So, during the ceremony, grains of uncooked rice is thrown into the air and the Lao Khao Rice Whisky is splashed over the pig’s head and chicken. The Lao Khao bottle is then put aside before Meh throws it out (she’s doesn’t like when I offer visitors an ‘authentic local drinking experience’). But I did manage to steal it on this occasion and would share shots with great aunt Yai Thip.

“Mod Kaew” Down in One

One of the more accessible celebrations involving Lao Khao, at least when it comes to drinking Lao Khao, is the monk ordination. And while alcohol is prohibited within temple grounds, many revellers wait for the village parade, where they join at the front with bottles of beers and various spirits, including Lao Khao. And I am often offered shots of rice wine with encouragement to “mod kaew, mod kaew”, which literally means “finish glass”. Before making me dance at the front of the parade. So there’s always a downside.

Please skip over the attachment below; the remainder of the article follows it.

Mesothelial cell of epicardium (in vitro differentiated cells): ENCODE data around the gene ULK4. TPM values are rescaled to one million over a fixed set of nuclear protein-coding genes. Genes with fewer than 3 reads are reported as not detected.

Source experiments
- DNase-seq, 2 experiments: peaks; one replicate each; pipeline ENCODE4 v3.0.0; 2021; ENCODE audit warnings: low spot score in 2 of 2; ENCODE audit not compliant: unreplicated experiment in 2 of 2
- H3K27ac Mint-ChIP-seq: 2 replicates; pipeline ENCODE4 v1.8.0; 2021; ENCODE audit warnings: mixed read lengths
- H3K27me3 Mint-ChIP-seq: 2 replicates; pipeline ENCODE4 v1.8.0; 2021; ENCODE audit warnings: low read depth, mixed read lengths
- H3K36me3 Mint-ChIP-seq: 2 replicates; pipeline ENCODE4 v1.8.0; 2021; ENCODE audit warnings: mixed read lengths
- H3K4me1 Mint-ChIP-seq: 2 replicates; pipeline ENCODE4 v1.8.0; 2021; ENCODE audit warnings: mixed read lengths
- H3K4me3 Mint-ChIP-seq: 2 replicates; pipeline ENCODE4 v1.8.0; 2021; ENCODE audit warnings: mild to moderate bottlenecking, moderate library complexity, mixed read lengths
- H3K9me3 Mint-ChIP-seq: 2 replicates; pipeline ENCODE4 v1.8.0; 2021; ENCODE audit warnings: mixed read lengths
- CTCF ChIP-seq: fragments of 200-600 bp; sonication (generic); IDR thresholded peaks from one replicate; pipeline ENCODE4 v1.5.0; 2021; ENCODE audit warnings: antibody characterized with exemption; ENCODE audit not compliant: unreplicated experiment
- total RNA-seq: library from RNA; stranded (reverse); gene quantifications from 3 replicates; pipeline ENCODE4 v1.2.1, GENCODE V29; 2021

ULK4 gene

Other I find myself drinking a fair share of Lao Khao through the year, at various events, and celebrations, and ceremony and just my own occasional escapes to the rice fields. Where I can easily just pick up a 30 Baht Red Bull bottle from any store in the village. But it is always more exciting with others, and there have just been so many random stops with local boozers that I pass along the way. I won’t pretend it tastes nice, or even close to it, but I rarely drink for the taste, and Lao Khao does get you drunk fast.

Yaa Dong Street Liquor